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© Sarah Hall & Colin Campbell

How to takes images of the Aurora


Aurora Forecasts

Firstly you need find out if the Aurora is visible in your area. There is no exact forecast for this and it is never guaranteed, as the Aurora is difficult to predict! We keep our eye on the data daily and live data can be see on Oldham and Rochdale Astronomy at the following pagesL 'CURRENT AURORA' & 'AURORA ALERTS & FORECAST'. To see the Aurora from Manchester areas; the KP number needs to be above 6 but again this is not guaranteed and would depend on your location, view of the North horizon and other data. Depending on your location and the Aurora strength you may be able to see it below a KP6, but you would need to be able to clearly see the horizon to the North. The KP number is an Auroral Index, it ranges from 0 to 9, with 0 being no activity to above 5 being storm. Another important measurement to look at is Bz, when Bz is negative, you are far more likely to see Aurora. The best thing to do is to look on either of the above Websites to see if you are likely to see the Aurora from your location.


You need to consider how dark your skies area, from our area around Manchester we have a lot of Light Pollution and don’t get good images of the Aurora without traveling to a dark sky site. You need to get as high as you can and ensure you have an un-obstructed view North.


Equipment needed:

DSLR camera (so you can manually change the settings) but a decent point and shoot Camera should work too

A tripod to keep the camera steady (for long exposure photography this is a must otherwise the image will be blurred)

A compass


Things to check before heading out:

Battery is charged

Memory card is in the camera (yes, seems obvious but we have made this error before)!

That the Moon isn’t going to ruin your image (if the Moon is bright it will drown out the Aurora)


Planning the shot:

This is where you get artistic; think about how the final image will look and what you want your overall image to look like. You could try and get other objects in the photo with the Aurora. Ensure you don’t have too much light pollution where you plan to take the image from, if you have, it is a good idea to get to somewhere darker. The light pollution will drown out the Aurora and if bad it may not be visible at all.  


Be aware that unless you are in very dark skies most of the time you won’t see the Aurora with the naked eye! When we have imaged the Aurora, both times we were not able to see it with the naked eye, but as soon as we took a long exposure image it was clearly seen.


Settings and getting it right: 

Now set the camera on the tripod and change the setting to Manual shooting.

The first thing you need to do is get a good focus. The best way to do this is to zoom right out with the lens to get a wide view (don’t forget to take automatic focus and flash off), point the camera at the brightest star you can see. Use the live view LCD screen as it is easier to see. Taking photos at night can be difficult as there isn’t much light coming into the camera but it’s easy when you know how! Hopefully now you should see the star on the screen, if you can’t see the star try increasing the ISO to around 1600 and the shutter speed to around 15seconds.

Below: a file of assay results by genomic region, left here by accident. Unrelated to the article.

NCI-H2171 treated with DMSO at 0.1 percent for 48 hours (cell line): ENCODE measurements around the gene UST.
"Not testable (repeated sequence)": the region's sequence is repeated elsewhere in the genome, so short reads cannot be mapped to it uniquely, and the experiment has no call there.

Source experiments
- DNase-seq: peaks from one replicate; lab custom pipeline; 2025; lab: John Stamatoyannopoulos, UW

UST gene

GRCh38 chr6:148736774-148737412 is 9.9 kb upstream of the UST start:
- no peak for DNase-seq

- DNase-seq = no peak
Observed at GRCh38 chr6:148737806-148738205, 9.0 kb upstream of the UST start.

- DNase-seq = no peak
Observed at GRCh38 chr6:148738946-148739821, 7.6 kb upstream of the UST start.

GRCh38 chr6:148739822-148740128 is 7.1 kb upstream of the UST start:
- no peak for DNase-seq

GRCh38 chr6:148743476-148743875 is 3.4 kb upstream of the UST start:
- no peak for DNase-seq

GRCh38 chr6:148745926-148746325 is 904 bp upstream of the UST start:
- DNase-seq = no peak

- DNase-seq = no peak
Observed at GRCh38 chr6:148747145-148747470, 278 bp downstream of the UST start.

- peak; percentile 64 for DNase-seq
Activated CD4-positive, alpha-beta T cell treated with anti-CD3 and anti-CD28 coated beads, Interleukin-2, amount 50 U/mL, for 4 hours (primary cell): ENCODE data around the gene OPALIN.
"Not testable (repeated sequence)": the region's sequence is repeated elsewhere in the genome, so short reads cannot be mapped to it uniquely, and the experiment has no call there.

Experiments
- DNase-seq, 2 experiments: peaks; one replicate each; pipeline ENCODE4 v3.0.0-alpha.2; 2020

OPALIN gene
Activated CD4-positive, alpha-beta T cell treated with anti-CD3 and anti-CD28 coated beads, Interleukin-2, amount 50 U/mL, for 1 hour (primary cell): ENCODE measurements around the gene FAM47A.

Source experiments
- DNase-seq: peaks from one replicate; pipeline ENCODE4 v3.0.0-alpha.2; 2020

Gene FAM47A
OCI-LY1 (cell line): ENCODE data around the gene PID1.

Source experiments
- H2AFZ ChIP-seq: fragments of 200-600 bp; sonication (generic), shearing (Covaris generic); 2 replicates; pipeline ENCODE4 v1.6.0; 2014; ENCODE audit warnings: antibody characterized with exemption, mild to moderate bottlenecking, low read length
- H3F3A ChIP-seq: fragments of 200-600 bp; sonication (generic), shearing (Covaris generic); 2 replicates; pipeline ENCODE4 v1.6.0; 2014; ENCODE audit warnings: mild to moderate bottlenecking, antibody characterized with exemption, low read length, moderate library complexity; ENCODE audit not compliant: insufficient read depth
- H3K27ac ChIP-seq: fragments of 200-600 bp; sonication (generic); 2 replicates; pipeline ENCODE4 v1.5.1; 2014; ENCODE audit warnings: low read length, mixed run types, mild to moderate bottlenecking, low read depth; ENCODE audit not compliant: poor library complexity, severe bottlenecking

Once you have the star onscreen use the zoom button on the camera (on a Canon this is to the top  right on the back of the camera body) and zoom in as much as you can on the star (don’t zoom in  with the lens as you want to focus the camera without changing this). Once zoomed in you should  them focus the star by manually turning the end of the lens, be careful not to turn the whole lens,  just the end of it, holding the main body of the lens whilst doing this so it doesn't move can help.

Now use a compass if needed and locate north, point your camera in this direction and try to get as much of the horizon in shot as possible.

Now you are focused in, take some test shots and get your settings right. Hopefully you should now see the Aurora in your images! You may have to change the settings a few times as every ones levels of light pollution will be different. Also keep in mind that if it hasn’t been dark for long, the higher exposure and shutter speed will give a rather bright image! So ..... Set ISO to about 800 and change the shutter speed to around 15 seconds.  Take a test shot and view the results. If the image looks too bright reduce the ISO, if it is too dark increase it. You will need to adjust your exposure and ISO settings until you are happy with the image. If you don’t have a remote shutter release button, it can be a good idea to set a 2 second delay before a picture is taken, to avoid the camera wobbling when the shutter is released.


Don’t be disappointed if you got don’t see the Aurora on your images, it is worth staying in the location as long as possible, the Aurora changes quickly and it can get stronger in a short space of time. The amount of natural and unnatural light has a large effect on any night sky images.


Don’t hesitate to for any help on the OLDHAM & ROCHDALE FACEBOOK PAGE or on our COMMENTS PAGE. There are no stupid questions!